MLB Commissioner Rob Manfred today took aim at Minor League Baseball owners who oppose a plan to contract 42 MiLB teams, saying they were unwilling to negotiate an acceptable new PBA or upgrade their facilities.
Portraying himself as a negotiator willing to be flexible on the issues, Manfred said at the Winter Meetings that MiLB owners were unwilling to listen to MLB concerns. MLB has proposed eliminating 42 MiLB teams, pushing back the draft to August while eliminating short-season and rookie ball, take away any MiLB say in specific affiliate pairings, and realign the minors to reduce travel. Some of these are contentious; some could be addressed quickly.
(Ballpark Digest has been intensively covering the ongoing PBA negotiations between Major League Baseball and Minor League Baseball, from the initial public revelation of MLB’s plan for MiLB realignment to the release of specific insight into MLB’s realignment proposal and the reaction of elected officials on MiLB’s behalf around the country. Recently, Ballpark Digest publisher Kevin Reichard outlined how MiLB could address MLB’s concerns without full-scale contraction and reported on the latest from the Winter Meetings, while contributing editor Jesse Goldberg-Strassler looked at the last time MiLB suffered a mass contraction.)
He said the owners’ plan was “by no means a fait accompli.” He said MLB was willing to negotiate but said minor league owners have taken what he called “a take-it-or-leave-it, status quo approach” by refusing to consider funding ballpark upgrades, or to address aging ballparks that might be beyond feasible renovations.
Minor league owners have been vocal in their opposition to the MLB plan, and Congress has stood with them. More than 100 members of Congress have signed letters to Manfred urging him to back off….
“I think some of the activities that have been undertaken by the leadership of Minor League Baseball have been polarizing in terms of the relationship with the owners,” Manfred said.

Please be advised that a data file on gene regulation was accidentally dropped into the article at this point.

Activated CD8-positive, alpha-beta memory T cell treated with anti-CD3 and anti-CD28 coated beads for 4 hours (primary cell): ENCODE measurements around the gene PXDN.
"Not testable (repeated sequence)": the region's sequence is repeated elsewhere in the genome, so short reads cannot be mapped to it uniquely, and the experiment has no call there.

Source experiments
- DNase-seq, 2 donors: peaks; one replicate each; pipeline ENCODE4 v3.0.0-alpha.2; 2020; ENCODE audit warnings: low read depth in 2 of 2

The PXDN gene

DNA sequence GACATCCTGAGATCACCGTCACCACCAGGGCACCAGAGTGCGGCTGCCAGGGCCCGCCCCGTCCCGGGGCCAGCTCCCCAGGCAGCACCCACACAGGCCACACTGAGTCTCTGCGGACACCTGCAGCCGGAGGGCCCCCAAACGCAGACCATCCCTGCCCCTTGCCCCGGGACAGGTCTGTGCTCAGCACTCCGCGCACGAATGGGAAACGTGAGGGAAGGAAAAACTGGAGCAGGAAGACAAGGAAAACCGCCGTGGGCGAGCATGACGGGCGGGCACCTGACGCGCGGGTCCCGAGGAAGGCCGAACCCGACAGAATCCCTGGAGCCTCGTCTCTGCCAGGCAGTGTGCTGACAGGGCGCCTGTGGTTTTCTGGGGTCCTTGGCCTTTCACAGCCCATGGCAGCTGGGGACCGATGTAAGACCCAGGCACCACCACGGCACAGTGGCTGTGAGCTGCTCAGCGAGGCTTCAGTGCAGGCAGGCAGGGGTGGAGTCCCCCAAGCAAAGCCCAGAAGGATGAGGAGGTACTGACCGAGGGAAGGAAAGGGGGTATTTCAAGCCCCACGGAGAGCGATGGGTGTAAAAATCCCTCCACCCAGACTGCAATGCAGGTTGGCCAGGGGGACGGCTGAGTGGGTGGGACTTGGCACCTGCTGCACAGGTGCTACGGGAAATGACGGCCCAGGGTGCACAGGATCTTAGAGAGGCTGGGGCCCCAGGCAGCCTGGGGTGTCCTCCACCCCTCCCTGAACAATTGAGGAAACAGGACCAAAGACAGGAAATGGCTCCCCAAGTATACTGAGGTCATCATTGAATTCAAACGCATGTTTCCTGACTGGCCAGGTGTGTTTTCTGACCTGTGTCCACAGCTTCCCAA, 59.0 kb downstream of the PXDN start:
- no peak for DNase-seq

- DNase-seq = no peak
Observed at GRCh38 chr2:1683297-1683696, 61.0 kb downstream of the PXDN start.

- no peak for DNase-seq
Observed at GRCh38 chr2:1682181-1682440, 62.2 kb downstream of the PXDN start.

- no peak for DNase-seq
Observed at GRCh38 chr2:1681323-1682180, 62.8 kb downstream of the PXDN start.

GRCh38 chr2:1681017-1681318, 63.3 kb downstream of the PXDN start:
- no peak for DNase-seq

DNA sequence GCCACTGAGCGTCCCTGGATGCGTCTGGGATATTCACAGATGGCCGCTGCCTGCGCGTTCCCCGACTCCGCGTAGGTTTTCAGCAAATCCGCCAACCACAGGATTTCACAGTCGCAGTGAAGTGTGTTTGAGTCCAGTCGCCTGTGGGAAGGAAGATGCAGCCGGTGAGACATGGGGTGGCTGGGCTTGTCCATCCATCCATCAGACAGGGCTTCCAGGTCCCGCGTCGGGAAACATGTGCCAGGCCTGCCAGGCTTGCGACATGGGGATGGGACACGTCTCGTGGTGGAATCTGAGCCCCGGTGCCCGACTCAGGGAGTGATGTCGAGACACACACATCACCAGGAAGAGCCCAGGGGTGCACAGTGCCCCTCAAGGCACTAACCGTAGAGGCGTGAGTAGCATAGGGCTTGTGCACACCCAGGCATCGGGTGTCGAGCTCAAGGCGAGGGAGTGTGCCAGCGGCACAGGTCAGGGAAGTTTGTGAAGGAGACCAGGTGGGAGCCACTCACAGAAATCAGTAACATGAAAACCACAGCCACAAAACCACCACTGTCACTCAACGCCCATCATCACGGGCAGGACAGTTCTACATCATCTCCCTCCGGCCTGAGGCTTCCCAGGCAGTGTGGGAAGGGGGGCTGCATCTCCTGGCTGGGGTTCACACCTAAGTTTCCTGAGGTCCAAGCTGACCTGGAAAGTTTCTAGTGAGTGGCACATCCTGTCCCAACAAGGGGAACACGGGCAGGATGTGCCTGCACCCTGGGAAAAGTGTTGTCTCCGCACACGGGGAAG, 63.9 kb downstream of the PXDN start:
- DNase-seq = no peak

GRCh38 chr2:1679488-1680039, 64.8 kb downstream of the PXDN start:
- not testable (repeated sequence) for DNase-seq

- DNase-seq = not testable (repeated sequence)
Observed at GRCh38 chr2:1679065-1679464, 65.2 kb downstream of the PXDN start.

“I think they’ve done damage to the relationship with Major League Baseball, and I’m hopeful that we will be able to work through that damage in the negotiating room and reach a new agreement. You know, when people publicly attack a long-time partner after they’ve committed to confidentiality in the negotiating process, usually people don’t feel so good about that.”
This stance doesn’t reflect what we’ve been hearing time and time again from MiLB owners and front-office leaders leading up to and during the Winter Meetings: That they’re happy to meet MLB facility guidelines, but so far MLB has refused to lay down any specific proposed guidelines. A large factor in the growth of the sport over the past two decades has been the facilities guidelines set forth in the last PBA: Teams had ammunition to ask cities for assistance if they wanted to keep Minor League Baseball, and since then we’ve seen a series of new and upgraded ballparks that better meet modern fan experiences. It’s silly for Manfred to argue that MiLB owners are refusing to discuss facility upgrades, when mandated facility upgrades were a core part of creating the modern MiLB game, both in the ballpark and on the ledger sheet. In many cases it’s fairly inexpensive (relatively speaking, of course) to address moves like expanded clubhouses and team spaces, with new weight rooms, workout facilities and indoor batting cages. We addressed this very issue when details about MLB’s proposal leaked out in late October: